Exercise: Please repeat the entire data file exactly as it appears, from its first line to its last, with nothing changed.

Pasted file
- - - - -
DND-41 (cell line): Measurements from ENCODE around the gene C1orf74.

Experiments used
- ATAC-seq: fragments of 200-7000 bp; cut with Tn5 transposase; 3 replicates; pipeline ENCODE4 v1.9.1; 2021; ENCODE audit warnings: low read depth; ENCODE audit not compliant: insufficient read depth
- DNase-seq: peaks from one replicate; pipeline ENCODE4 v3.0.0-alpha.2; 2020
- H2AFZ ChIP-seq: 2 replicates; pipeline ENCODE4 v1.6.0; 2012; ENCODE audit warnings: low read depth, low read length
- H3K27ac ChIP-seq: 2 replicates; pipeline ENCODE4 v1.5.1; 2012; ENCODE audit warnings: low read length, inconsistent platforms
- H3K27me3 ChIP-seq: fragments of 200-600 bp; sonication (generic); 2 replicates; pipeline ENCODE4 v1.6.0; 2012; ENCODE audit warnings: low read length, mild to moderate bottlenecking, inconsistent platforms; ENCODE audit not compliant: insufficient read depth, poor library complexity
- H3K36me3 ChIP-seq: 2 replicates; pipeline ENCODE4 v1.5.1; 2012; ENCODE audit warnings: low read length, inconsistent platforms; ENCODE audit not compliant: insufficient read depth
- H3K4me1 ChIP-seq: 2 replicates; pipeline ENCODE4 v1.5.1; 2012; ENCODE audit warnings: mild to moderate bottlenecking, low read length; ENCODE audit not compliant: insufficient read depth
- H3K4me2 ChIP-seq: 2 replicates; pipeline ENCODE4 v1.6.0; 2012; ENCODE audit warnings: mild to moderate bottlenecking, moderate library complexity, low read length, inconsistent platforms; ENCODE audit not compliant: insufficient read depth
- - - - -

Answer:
DND-41 (cell line): Measurements from ENCODE around the gene C1orf74.

Experiments used
- ATAC-seq: fragments of 200-7000 bp; cut with Tn5 transposase; 3 replicates; pipeline ENCODE4 v1.9.1; 2021; ENCODE audit warnings: low read depth; ENCODE audit not compliant: insufficient read depth
- DNase-seq: peaks from one replicate; pipeline ENCODE4 v3.0.0-alpha.2; 2020
- H2AFZ ChIP-seq: 2 replicates; pipeline ENCODE4 v1.6.0; 2012; ENCODE audit warnings: low read depth, low read length
- H3K27ac ChIP-seq: 2 replicates; pipeline ENCODE4 v1.5.1; 2012; ENCODE audit warnings: low read length, inconsistent platforms
- H3K27me3 ChIP-seq: fragments of 200-600 bp; sonication (generic); 2 replicates; pipeline ENCODE4 v1.6.0; 2012; ENCODE audit warnings: low read length, mild to moderate bottlenecking, inconsistent platforms; ENCODE audit not compliant: insufficient read depth, poor library complexity
- H3K36me3 ChIP-seq: 2 replicates; pipeline ENCODE4 v1.5.1; 2012; ENCODE audit warnings: low read length, inconsistent platforms; ENCODE audit not compliant: insufficient read depth
- H3K4me1 ChIP-seq: 2 replicates; pipeline ENCODE4 v1.5.1; 2012; ENCODE audit warnings: mild to moderate bottlenecking, low read length; ENCODE audit not compliant: insufficient read depth
- H3K4me2 ChIP-seq: 2 replicates; pipeline ENCODE4 v1.6.0; 2012; ENCODE audit warnings: mild to moderate bottlenecking, moderate library complexity, low read length, inconsistent platforms; ENCODE audit not compliant: insufficient read depth